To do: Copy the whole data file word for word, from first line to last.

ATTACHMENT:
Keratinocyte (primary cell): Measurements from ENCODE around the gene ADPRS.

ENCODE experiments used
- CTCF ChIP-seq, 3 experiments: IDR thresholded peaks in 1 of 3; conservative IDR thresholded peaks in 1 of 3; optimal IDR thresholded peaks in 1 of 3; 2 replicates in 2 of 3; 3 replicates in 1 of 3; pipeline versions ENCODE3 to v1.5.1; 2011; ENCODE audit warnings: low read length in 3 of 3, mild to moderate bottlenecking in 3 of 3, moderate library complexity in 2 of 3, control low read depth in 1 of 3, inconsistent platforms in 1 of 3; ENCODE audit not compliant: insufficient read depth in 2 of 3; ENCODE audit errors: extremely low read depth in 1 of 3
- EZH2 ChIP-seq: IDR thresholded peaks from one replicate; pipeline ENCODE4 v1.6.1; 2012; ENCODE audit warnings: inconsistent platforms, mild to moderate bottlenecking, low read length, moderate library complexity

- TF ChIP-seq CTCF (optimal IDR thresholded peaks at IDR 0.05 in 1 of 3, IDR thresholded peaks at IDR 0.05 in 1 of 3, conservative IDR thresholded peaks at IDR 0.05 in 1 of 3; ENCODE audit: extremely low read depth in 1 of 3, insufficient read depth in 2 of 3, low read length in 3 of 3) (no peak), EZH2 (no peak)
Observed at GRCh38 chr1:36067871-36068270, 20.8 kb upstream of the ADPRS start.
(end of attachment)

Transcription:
Keratinocyte (primary cell): Measurements from ENCODE around the gene ADPRS.

ENCODE experiments used
- CTCF ChIP-seq, 3 experiments: IDR thresholded peaks in 1 of 3; conservative IDR thresholded peaks in 1 of 3; optimal IDR thresholded peaks in 1 of 3; 2 replicates in 2 of 3; 3 replicates in 1 of 3; pipeline versions ENCODE3 to v1.5.1; 2011; ENCODE audit warnings: low read length in 3 of 3, mild to moderate bottlenecking in 3 of 3, moderate library complexity in 2 of 3, control low read depth in 1 of 3, inconsistent platforms in 1 of 3; ENCODE audit not compliant: insufficient read depth in 2 of 3; ENCODE audit errors: extremely low read depth in 1 of 3
- EZH2 ChIP-seq: IDR thresholded peaks from one replicate; pipeline ENCODE4 v1.6.1; 2012; ENCODE audit warnings: inconsistent platforms, mild to moderate bottlenecking, low read length, moderate library complexity

- TF ChIP-seq CTCF (optimal IDR thresholded peaks at IDR 0.05 in 1 of 3, IDR thresholded peaks at IDR 0.05 in 1 of 3, conservative IDR thresholded peaks at IDR 0.05 in 1 of 3; ENCODE audit: extremely low read depth in 1 of 3, insufficient read depth in 2 of 3, low read length in 3 of 3) (no peak), EZH2 (no peak)
Observed at GRCh38 chr1:36067871-36068270, 20.8 kb upstream of the ADPRS start.